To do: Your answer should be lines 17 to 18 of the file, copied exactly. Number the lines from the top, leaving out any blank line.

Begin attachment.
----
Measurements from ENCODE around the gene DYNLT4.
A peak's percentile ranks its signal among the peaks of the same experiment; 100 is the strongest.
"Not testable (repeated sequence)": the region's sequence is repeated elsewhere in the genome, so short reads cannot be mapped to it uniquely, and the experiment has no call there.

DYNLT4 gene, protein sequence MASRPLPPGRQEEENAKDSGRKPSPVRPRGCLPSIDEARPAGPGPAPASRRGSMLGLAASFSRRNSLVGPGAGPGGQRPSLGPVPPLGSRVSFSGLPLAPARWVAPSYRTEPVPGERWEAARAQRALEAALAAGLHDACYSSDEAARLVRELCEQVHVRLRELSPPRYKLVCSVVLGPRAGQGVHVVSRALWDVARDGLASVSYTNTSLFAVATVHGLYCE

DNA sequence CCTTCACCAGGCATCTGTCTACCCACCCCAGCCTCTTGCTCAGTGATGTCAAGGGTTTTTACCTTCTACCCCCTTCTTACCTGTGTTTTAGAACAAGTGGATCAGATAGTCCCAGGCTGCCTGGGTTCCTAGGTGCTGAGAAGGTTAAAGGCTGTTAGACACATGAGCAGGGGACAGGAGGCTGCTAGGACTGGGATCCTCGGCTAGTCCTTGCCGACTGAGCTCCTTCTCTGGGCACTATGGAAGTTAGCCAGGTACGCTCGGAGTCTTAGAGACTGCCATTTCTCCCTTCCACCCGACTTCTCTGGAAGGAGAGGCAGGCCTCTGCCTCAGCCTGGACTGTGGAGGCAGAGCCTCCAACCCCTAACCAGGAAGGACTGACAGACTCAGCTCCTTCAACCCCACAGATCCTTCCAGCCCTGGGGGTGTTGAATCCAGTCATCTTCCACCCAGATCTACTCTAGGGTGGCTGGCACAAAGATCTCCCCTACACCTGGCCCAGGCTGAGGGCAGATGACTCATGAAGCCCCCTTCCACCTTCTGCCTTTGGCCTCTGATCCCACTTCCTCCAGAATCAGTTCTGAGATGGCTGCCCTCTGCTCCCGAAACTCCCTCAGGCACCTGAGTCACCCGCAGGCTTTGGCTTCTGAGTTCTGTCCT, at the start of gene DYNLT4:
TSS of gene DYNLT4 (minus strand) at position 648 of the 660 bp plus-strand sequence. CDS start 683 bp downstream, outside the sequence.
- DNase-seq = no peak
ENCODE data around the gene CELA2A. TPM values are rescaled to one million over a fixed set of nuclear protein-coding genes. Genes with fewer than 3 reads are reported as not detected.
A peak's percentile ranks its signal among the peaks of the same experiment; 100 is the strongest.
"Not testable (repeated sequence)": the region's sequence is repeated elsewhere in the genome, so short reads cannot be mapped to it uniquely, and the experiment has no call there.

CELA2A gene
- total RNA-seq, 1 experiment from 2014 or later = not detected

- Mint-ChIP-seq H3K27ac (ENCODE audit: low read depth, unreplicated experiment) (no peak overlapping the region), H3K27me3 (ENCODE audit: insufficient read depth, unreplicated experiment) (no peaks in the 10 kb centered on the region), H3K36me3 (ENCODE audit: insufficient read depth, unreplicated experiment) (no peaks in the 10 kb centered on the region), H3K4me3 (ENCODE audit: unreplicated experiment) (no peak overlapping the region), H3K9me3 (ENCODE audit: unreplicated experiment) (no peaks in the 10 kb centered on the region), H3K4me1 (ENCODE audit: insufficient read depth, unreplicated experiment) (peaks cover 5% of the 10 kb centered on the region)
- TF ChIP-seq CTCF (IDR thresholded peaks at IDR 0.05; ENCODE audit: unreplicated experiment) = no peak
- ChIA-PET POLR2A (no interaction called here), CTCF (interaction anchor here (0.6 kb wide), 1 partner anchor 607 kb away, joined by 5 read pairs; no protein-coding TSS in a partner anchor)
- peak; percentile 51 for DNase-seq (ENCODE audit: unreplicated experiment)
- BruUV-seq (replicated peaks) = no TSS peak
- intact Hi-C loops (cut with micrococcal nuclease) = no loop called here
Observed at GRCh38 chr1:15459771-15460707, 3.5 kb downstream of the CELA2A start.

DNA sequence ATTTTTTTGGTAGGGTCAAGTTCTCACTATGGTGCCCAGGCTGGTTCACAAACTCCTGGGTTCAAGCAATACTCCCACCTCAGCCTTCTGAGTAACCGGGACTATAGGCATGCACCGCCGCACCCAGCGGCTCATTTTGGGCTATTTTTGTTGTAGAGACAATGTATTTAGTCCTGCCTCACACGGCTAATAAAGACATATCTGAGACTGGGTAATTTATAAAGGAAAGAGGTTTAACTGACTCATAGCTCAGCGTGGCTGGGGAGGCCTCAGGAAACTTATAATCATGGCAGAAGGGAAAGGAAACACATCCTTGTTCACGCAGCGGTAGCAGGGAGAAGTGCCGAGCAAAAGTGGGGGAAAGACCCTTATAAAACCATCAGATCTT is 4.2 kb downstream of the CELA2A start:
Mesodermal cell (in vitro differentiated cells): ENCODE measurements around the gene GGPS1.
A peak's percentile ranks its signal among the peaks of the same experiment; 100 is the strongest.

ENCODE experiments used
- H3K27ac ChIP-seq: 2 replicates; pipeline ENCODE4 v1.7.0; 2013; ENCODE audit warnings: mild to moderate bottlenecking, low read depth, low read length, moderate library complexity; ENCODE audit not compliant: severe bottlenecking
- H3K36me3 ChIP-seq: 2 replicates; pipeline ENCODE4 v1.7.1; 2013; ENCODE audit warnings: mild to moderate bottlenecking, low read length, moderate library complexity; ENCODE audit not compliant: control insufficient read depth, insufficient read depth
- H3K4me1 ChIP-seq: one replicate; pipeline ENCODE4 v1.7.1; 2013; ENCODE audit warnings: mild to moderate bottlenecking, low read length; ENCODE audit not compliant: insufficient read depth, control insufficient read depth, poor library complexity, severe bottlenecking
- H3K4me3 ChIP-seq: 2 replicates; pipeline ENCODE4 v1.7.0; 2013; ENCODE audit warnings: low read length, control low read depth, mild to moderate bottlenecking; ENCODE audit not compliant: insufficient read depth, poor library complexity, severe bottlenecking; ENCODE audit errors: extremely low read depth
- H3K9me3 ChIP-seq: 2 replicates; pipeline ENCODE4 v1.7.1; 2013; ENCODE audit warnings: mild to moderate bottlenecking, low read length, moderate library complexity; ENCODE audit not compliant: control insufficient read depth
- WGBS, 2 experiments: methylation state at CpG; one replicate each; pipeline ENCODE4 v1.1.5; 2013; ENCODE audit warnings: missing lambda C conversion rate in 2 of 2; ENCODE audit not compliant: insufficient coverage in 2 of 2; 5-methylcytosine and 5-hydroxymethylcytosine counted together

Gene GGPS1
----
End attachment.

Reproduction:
- BruUV-seq (replicated peaks) = no TSS peak
- intact Hi-C loops (cut with micrococcal nuclease) = no loop called here